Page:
The video is stop motion, so every frame is an individually shot photograph. Each photograph is a long exposure photo, with exposures reaching up to 20 seconds in some cases. To control the lights, I used an Arduino controlled via bluetooth to drive a stepper motor. The stepper motor controls the movements of the lights remotely from Processing.

The light sources include cold cathode case lights, EL wire, lasers and more.

via @finnbarrw (the constant source of the most magical films and special effects)

Painting with Light, using an iPad. An ace film from Dentsu, London

The team at Dentsu in London collaborated with a team of geeks at Berg London, and, using all sorts of crazy computer modeling and animation techniques, created 3D light-paintings by playing a “CAT-scan” style animation on the iPad while sweeping the iPad through the air. Then, by repeatedly sweeping through the air with various 3D models, they were able to create 3D light painting stop-motion animations.

Words don’t do it justice, take a look.

Making Future Magic: iPad light painting from Dentsu London on Vimeo.

There are far more details and some good insights around the technology behind the project on the rather good Dentsu blog, written by old BBH Labs collaborator (Google Chrome) & ex-Glue London head of strategy, Beeker Northam. We look forward to seeing a ton more experimentation in this space.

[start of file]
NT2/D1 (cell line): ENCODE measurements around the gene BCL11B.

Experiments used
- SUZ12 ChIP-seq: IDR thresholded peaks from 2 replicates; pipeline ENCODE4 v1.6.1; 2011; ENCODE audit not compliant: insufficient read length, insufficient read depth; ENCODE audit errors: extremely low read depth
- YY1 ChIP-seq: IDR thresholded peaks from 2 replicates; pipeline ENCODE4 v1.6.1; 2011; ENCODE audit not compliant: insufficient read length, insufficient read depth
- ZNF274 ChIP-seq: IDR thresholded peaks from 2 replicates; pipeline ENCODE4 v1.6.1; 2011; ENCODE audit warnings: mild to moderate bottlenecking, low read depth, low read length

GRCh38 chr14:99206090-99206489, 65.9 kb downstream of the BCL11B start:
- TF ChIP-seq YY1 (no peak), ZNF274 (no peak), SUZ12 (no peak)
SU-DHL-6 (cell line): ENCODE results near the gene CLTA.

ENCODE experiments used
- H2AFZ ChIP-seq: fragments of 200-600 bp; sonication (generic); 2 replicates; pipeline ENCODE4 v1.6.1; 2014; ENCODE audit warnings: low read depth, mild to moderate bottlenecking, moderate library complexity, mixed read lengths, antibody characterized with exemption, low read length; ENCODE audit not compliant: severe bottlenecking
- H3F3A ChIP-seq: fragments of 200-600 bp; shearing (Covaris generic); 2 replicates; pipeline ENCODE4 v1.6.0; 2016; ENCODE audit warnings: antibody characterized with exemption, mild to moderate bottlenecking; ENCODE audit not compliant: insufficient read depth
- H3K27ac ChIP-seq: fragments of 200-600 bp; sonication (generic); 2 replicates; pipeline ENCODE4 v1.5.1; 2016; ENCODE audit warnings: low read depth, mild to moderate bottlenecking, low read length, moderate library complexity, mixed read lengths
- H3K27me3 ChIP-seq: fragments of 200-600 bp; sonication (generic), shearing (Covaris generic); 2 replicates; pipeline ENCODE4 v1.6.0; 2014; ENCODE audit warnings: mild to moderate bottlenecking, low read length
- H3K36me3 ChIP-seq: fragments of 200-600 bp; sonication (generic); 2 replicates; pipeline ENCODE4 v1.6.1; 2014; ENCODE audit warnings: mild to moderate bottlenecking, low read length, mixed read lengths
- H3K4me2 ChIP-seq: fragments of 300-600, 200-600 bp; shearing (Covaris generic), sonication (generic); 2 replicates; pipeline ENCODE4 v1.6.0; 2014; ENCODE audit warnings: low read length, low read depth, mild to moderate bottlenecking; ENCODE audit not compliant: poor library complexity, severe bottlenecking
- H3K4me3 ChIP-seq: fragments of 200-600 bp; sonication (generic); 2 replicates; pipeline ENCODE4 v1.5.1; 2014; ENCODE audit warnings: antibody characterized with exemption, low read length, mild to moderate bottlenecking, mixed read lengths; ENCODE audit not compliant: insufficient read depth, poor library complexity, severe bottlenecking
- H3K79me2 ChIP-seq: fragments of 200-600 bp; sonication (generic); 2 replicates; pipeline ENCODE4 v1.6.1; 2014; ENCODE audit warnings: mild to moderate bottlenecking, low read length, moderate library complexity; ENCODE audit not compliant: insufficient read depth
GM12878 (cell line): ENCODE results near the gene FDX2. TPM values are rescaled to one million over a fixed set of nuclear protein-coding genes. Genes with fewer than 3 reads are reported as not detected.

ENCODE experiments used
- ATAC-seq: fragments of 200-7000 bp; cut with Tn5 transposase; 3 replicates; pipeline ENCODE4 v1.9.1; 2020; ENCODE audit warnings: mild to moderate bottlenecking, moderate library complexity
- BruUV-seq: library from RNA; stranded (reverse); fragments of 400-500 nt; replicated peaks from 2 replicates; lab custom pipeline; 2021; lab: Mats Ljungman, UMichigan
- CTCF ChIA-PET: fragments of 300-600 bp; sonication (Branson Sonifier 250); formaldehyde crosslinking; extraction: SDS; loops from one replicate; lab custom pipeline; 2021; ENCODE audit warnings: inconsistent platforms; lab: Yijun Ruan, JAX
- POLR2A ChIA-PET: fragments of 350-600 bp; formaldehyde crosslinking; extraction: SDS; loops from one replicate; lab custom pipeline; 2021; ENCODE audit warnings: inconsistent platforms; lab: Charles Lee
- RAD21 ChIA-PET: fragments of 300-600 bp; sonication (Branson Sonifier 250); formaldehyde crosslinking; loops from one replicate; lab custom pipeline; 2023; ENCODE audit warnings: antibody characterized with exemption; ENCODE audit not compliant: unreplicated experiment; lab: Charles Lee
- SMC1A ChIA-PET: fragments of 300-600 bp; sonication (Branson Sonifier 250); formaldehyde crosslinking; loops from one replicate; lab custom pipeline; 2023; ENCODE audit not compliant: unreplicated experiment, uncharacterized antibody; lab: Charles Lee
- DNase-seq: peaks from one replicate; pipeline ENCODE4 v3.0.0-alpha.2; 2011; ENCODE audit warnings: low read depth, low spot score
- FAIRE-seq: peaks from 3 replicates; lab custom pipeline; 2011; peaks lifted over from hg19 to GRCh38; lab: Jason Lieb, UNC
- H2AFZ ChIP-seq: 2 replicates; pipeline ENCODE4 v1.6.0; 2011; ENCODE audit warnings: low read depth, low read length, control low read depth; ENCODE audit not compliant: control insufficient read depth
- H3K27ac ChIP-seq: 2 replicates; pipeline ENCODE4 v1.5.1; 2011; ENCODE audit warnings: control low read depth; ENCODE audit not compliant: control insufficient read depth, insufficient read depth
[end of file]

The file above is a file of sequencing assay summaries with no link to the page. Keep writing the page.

We came across this on PetaPixel, again via @finnbarrw.

What do go-karts, used mannequins, indestructible soccer balls, flame-retardant garments, & a painted toilet stall have in common?

Author: Jeff Johnson, Creative, BBH New York (@fittedsweats)

Late in the spring, British Airways gave us a great brief for North America. Last year they held a contest where they gave out hundreds of free international flights (and shipping) to small business owners in the U.S. so that they could do business face-to-face rather than just via email, iChat, Skype and…fax. They hold the belief that face-to-face contact helps seal more deals rather than just staying put and hoping for the best—which in the current economy, we’re probably more likely to do. Stay the course. Take less risks. Tread water. Shutter the place. Etc.

We immediately told them we would use the entire budget to make a feature length-documentary about the death of the use of the fax machine in Sacramento-area small businesses between ’98-’08, while also weaving in our commentary on the dearth of new ideas in leather belt holsters for mobile devices.

They pushed back. Gently.

Actually, that last paragraph’s not true. BA were giving away more free flights this year, and thought last year’s winners—in telling their own unique success stories—would inspire other small business owners here to enter this year’s contest, and go see their clients and prospective clients face-to-face.